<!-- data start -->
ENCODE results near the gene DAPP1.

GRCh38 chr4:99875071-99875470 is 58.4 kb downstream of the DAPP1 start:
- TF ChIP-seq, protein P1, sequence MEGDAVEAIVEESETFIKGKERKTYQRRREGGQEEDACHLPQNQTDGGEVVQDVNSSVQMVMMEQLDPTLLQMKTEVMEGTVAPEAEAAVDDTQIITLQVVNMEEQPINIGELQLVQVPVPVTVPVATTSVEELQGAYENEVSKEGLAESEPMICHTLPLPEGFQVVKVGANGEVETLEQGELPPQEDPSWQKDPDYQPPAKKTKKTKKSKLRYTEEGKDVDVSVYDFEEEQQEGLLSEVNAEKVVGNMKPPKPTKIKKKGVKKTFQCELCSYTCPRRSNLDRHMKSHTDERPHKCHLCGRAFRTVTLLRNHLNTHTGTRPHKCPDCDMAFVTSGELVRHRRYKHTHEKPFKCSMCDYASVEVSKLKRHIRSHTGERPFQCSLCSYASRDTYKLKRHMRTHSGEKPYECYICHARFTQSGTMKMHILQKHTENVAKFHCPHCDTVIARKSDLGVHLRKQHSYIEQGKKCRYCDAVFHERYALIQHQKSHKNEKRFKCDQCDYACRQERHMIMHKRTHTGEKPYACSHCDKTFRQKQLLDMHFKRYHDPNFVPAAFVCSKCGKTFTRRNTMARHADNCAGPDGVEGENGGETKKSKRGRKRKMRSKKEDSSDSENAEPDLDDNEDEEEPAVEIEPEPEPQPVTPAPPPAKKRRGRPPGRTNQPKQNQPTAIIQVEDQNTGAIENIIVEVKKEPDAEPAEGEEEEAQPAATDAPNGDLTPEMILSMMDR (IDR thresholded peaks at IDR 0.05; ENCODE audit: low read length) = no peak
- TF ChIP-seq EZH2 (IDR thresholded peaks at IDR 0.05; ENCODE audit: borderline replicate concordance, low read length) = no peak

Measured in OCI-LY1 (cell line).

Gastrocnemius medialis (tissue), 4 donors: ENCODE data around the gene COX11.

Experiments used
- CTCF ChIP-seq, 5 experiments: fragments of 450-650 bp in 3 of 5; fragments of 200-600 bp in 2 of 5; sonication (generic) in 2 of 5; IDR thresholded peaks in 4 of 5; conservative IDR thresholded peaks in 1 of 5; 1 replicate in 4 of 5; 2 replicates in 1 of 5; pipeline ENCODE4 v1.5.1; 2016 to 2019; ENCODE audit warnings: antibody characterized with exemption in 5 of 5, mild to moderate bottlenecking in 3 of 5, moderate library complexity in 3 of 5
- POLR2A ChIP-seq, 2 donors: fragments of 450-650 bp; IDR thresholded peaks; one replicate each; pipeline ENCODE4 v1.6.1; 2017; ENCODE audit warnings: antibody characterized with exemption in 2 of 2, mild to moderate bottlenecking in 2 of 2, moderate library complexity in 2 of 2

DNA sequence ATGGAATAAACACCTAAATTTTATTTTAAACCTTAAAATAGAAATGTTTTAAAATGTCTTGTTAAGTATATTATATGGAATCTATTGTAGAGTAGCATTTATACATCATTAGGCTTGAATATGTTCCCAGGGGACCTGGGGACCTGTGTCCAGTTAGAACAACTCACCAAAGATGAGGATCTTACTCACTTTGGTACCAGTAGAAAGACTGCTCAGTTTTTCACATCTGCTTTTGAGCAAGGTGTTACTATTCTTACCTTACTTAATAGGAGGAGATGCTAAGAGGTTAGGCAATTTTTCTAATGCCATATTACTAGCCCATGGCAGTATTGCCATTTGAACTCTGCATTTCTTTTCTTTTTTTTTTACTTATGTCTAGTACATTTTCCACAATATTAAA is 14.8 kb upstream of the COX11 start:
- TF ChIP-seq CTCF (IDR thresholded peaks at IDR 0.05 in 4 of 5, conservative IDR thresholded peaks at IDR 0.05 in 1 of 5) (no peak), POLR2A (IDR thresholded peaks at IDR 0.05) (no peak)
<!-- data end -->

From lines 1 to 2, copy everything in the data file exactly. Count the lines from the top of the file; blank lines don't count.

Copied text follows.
ENCODE results near the gene DAPP1.

GRCh38 chr4:99875071-99875470 is 58.4 kb downstream of the DAPP1 start: